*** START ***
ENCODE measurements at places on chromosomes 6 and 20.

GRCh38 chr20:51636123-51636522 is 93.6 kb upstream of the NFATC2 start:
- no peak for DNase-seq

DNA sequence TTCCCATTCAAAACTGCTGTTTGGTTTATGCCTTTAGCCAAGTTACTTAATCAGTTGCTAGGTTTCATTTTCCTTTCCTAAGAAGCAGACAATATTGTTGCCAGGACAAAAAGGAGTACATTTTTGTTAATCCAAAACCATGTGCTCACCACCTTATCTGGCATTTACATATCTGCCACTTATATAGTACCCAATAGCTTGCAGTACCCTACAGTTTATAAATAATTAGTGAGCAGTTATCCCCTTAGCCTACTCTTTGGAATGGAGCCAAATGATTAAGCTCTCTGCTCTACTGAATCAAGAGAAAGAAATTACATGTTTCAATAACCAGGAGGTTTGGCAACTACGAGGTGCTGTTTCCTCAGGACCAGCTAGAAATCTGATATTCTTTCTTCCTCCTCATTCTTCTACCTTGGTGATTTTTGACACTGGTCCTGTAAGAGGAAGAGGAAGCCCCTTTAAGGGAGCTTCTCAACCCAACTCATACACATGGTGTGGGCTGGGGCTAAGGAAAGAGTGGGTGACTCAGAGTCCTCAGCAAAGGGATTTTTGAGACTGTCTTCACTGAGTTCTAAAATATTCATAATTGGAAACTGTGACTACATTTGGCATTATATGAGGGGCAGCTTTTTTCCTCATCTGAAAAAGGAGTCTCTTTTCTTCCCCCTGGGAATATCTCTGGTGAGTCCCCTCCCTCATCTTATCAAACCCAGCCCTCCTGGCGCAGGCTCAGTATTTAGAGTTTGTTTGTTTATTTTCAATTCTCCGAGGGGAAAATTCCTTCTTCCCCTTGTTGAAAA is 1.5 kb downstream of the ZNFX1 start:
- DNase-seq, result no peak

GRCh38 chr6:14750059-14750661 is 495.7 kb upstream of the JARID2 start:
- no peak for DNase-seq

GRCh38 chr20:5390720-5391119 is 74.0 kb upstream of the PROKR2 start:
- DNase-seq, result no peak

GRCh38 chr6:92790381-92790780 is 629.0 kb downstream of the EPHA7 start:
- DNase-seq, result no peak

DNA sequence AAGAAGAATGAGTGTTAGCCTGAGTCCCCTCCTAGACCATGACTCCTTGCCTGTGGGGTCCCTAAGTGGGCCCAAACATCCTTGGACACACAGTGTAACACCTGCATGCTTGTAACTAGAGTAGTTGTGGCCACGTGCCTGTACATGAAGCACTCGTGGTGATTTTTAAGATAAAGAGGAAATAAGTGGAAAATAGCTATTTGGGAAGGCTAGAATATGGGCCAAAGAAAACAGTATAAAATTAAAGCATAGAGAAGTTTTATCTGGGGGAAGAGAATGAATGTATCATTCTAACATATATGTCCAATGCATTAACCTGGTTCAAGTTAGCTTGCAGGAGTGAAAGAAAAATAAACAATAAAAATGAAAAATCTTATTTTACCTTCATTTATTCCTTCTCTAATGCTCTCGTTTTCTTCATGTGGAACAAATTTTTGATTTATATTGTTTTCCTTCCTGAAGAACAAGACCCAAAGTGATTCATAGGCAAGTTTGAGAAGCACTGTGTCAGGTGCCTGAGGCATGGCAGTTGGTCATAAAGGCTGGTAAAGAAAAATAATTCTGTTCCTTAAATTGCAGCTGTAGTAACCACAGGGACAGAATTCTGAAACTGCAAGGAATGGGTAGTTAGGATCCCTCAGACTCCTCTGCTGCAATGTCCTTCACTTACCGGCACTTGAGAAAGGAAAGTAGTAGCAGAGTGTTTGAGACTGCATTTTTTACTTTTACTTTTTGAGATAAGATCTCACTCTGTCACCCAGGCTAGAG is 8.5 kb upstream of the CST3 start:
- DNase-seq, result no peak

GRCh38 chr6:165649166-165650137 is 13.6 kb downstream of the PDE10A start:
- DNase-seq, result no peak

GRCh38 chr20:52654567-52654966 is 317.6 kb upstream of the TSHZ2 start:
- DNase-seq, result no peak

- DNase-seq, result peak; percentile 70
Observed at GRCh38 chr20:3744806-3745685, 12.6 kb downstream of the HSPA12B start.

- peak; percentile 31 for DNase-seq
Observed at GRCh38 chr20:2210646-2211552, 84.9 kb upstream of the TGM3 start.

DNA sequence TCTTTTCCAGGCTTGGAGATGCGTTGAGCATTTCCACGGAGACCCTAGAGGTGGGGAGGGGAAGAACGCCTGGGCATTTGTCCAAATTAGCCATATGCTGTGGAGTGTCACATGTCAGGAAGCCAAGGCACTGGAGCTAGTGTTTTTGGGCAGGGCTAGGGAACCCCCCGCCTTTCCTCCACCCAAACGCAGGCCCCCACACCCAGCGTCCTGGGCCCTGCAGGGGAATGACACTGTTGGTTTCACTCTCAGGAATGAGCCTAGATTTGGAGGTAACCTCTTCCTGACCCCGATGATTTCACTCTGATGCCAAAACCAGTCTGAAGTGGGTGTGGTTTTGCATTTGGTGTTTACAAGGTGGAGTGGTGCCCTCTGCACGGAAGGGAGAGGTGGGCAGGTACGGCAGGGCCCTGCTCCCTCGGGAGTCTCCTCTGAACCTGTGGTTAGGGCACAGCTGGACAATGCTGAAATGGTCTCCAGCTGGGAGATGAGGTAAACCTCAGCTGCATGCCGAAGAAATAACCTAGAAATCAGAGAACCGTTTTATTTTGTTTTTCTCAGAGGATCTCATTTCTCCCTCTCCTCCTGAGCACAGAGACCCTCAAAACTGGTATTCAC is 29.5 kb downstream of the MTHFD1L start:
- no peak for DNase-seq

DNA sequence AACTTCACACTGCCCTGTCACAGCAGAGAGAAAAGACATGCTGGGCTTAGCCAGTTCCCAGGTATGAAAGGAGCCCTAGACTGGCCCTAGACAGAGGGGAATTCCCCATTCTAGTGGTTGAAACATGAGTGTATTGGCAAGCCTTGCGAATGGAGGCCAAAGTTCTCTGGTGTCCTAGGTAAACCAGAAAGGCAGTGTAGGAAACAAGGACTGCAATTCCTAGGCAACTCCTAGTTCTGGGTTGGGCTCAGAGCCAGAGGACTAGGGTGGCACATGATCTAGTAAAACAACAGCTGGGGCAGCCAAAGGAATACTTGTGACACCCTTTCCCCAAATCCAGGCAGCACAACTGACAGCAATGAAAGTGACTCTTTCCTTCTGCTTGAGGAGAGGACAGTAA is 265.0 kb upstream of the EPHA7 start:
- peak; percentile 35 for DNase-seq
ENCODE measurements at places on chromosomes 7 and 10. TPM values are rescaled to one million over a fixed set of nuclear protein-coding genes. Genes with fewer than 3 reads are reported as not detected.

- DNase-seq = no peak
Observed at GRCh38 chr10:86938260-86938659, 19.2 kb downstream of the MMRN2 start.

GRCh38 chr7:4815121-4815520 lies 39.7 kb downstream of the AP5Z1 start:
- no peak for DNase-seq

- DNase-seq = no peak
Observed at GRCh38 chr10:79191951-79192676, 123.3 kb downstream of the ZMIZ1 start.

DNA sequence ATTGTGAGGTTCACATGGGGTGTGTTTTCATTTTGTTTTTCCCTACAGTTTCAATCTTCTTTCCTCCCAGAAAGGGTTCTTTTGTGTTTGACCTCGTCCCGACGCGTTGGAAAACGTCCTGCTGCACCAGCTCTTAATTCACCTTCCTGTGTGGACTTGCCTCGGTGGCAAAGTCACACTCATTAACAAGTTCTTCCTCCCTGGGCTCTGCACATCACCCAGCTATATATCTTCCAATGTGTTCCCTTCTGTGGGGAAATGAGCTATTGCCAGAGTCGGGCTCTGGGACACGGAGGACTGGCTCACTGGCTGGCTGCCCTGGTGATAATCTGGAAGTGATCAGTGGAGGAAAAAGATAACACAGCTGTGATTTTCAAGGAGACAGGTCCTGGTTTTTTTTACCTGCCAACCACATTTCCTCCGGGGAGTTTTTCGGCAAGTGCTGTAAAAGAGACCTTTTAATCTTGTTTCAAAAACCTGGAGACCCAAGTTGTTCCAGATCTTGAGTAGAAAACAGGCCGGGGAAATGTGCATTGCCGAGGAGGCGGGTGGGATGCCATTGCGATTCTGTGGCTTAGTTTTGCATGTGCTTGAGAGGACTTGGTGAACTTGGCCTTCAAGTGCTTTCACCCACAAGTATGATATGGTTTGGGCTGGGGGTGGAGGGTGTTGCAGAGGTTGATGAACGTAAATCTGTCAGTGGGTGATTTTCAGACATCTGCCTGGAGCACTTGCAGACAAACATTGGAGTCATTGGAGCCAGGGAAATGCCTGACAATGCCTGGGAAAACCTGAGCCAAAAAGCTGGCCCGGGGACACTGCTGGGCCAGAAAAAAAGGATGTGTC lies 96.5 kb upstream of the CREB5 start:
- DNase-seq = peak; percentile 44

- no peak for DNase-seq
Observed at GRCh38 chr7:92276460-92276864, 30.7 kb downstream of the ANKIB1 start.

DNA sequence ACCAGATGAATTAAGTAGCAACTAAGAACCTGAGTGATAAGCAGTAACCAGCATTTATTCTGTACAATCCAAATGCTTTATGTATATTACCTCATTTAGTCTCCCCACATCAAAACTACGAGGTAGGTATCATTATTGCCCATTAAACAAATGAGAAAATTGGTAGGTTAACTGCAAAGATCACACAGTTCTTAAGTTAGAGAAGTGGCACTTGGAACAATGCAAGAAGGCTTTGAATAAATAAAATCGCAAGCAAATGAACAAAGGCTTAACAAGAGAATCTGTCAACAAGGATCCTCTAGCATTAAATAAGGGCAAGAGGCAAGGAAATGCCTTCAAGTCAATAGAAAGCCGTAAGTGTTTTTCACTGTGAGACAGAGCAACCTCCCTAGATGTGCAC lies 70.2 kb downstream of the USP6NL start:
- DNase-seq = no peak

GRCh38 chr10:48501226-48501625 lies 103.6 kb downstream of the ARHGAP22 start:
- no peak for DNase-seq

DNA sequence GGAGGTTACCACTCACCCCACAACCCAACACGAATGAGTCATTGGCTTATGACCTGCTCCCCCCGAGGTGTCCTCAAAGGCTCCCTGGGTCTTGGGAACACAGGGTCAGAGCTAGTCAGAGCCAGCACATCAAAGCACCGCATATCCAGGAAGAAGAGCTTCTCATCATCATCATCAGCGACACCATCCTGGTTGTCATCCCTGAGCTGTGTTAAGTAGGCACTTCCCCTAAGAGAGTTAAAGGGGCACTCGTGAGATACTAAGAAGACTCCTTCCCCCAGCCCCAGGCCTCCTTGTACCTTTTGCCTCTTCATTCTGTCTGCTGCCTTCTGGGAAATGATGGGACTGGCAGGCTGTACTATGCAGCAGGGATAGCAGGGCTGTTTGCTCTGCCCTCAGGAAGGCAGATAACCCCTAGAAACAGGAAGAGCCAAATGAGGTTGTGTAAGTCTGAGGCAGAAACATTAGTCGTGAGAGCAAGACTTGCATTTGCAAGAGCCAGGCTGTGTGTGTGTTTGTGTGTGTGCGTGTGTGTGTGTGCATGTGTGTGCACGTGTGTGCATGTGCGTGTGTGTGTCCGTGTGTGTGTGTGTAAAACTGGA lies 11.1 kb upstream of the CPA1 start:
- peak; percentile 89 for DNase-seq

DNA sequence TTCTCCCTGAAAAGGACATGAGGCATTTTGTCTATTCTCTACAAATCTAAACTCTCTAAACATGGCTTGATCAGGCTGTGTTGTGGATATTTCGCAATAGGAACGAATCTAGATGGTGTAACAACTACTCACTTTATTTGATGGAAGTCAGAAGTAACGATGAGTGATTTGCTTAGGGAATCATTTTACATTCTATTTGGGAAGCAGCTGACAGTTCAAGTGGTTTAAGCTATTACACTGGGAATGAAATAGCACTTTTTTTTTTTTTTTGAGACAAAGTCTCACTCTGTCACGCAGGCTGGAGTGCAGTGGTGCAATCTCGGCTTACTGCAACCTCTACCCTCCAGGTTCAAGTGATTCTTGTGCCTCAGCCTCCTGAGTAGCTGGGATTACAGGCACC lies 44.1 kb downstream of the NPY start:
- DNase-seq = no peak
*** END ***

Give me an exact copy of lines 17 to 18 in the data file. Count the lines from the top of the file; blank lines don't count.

- DNase-seq, result no peak

- DNase-seq, result peak; percentile 70